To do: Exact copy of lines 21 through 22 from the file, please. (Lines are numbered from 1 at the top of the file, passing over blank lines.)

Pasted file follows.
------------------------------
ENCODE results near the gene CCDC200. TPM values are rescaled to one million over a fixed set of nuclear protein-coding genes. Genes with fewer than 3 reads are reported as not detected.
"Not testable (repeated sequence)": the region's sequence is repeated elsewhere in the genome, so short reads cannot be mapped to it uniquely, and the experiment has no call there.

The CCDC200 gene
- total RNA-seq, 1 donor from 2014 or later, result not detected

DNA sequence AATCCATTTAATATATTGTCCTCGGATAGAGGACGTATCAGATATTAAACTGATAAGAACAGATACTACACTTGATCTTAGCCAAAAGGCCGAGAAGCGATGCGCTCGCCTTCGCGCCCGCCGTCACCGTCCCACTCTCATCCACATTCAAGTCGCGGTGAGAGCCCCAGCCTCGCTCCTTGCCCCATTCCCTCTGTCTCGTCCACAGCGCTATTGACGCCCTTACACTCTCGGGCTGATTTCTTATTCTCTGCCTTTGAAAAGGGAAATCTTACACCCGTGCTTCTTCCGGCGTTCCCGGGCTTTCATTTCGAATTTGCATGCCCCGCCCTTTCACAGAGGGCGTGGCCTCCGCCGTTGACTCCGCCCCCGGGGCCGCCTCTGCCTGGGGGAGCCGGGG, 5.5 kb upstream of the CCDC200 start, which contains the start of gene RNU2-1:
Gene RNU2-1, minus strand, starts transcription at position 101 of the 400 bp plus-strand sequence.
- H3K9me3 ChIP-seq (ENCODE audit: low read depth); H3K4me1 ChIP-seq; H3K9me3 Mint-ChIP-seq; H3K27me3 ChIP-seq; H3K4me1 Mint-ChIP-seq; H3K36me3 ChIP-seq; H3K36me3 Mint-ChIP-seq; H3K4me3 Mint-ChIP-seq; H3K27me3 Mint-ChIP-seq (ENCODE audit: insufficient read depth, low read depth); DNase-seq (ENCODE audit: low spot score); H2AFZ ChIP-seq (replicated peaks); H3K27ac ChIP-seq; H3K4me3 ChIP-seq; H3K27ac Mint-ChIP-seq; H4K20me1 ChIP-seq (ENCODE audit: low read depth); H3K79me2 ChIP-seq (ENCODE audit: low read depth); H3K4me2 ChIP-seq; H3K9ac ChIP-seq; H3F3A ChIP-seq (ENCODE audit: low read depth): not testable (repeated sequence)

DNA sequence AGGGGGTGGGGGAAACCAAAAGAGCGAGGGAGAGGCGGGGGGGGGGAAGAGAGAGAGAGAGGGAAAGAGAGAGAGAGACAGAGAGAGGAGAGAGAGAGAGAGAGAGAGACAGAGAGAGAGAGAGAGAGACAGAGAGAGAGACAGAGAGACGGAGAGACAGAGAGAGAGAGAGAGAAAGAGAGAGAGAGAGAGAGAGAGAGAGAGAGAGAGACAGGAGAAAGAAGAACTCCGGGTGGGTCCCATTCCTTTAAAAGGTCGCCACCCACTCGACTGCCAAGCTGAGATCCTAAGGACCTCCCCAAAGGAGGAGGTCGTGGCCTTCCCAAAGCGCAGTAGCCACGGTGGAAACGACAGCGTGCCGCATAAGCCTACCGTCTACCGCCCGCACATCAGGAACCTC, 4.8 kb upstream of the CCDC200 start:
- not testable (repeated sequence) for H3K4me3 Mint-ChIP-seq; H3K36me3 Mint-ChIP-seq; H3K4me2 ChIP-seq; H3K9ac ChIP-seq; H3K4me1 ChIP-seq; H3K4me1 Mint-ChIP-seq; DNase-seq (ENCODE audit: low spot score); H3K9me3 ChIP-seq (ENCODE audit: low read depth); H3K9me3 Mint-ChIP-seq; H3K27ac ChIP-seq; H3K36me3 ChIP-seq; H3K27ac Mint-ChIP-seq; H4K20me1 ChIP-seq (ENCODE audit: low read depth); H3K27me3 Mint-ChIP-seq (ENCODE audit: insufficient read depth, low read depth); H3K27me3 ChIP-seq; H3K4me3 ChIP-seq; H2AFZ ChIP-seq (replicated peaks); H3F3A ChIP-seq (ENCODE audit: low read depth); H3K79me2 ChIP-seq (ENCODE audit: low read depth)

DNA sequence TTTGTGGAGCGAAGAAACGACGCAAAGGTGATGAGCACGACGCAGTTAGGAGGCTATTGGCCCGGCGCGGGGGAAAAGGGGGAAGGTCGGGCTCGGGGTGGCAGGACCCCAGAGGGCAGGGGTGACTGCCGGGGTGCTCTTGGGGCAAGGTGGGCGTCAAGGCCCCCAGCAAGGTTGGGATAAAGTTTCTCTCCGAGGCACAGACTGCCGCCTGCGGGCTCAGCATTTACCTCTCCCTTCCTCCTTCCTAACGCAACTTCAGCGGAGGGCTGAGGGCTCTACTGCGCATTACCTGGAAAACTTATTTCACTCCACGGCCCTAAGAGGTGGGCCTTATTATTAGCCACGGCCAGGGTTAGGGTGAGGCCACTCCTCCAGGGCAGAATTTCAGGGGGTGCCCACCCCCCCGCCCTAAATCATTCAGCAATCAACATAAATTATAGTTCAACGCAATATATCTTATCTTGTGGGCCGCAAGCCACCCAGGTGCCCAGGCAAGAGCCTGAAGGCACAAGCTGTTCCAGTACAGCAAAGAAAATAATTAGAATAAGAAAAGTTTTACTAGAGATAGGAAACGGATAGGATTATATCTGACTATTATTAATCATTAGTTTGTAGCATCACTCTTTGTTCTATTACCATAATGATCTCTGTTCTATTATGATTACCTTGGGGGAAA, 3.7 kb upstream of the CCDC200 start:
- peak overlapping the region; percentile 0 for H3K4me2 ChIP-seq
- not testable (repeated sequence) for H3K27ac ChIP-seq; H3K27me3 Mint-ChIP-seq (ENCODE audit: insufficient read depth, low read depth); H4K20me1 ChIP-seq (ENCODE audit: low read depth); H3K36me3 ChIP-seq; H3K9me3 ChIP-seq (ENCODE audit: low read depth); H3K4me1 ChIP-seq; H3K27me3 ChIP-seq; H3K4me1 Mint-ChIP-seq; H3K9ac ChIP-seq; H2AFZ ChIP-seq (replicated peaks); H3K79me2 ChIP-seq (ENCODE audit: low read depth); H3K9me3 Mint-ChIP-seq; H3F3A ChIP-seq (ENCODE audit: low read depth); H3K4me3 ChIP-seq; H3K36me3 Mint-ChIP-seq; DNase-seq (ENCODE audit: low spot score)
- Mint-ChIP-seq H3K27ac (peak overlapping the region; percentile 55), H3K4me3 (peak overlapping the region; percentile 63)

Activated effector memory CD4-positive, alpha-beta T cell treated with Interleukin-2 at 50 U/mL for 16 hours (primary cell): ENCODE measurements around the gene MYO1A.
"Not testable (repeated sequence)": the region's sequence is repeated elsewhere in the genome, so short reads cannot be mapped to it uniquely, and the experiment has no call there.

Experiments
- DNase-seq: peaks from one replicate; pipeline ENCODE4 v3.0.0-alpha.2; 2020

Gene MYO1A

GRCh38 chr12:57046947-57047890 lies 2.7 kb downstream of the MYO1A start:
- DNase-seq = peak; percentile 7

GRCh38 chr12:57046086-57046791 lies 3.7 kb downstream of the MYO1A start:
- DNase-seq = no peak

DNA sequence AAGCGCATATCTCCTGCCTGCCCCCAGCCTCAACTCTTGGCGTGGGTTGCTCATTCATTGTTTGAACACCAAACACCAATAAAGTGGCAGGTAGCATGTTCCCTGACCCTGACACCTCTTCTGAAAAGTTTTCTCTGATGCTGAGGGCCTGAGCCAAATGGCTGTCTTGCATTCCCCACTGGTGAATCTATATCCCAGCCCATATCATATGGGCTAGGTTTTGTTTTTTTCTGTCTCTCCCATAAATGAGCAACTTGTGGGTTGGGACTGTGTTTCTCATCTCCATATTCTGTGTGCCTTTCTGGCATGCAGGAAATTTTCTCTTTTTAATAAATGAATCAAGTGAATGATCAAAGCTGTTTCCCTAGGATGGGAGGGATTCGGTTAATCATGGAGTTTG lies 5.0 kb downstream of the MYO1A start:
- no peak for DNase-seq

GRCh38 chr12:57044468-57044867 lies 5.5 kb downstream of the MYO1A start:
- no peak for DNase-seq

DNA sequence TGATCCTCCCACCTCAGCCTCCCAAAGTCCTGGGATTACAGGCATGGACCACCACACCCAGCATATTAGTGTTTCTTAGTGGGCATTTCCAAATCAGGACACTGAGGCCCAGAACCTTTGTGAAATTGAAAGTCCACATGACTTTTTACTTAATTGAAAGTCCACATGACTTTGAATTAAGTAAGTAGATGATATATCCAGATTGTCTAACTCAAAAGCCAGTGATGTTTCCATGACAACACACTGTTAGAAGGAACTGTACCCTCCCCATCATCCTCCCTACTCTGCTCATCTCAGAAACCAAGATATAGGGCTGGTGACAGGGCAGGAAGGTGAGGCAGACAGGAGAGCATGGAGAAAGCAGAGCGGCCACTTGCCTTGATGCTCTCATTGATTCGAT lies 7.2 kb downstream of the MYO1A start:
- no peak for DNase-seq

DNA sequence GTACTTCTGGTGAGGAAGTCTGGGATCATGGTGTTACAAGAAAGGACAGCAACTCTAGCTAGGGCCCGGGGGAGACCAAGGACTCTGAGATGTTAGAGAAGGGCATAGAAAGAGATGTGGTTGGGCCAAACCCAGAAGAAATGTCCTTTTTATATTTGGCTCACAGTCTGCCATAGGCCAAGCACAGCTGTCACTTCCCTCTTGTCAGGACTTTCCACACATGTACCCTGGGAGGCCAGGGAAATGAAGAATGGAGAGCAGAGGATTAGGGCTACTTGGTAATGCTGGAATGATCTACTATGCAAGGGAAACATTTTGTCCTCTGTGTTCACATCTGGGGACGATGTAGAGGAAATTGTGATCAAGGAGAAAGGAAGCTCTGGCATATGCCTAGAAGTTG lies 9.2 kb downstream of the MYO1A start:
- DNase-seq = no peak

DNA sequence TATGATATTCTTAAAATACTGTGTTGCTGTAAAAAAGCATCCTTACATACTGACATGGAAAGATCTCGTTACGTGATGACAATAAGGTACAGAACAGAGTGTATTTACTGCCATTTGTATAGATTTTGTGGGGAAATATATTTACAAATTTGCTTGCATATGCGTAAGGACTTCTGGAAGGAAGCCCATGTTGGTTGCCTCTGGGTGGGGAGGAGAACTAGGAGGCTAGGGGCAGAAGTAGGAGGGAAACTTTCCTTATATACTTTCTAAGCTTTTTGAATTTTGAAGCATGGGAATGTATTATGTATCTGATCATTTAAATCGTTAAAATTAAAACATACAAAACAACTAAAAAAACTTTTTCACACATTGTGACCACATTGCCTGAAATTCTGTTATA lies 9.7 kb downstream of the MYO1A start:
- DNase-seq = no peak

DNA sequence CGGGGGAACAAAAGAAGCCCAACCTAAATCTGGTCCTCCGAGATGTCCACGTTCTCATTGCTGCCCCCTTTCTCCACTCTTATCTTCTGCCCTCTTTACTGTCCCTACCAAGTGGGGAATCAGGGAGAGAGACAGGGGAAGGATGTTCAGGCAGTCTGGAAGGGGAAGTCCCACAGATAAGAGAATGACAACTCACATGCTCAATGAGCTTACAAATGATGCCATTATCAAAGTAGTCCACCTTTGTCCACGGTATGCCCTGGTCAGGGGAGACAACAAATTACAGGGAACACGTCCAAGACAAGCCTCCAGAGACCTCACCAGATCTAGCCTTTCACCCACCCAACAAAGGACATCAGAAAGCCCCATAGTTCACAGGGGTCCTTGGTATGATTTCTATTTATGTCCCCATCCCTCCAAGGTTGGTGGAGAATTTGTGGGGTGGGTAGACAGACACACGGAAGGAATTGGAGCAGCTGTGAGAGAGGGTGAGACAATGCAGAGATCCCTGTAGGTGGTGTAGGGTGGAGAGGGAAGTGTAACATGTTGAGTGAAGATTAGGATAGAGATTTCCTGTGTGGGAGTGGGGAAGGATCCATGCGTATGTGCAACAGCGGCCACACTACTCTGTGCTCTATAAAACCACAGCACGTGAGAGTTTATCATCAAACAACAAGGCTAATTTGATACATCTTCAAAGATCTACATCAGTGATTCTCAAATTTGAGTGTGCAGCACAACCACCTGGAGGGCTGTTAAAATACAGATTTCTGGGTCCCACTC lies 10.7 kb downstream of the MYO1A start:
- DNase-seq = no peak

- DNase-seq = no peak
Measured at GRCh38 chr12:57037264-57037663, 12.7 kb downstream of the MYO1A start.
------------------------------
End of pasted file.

GRCh38 chr12:57046086-57046791 lies 3.7 kb downstream of the MYO1A start:
- DNase-seq = no peak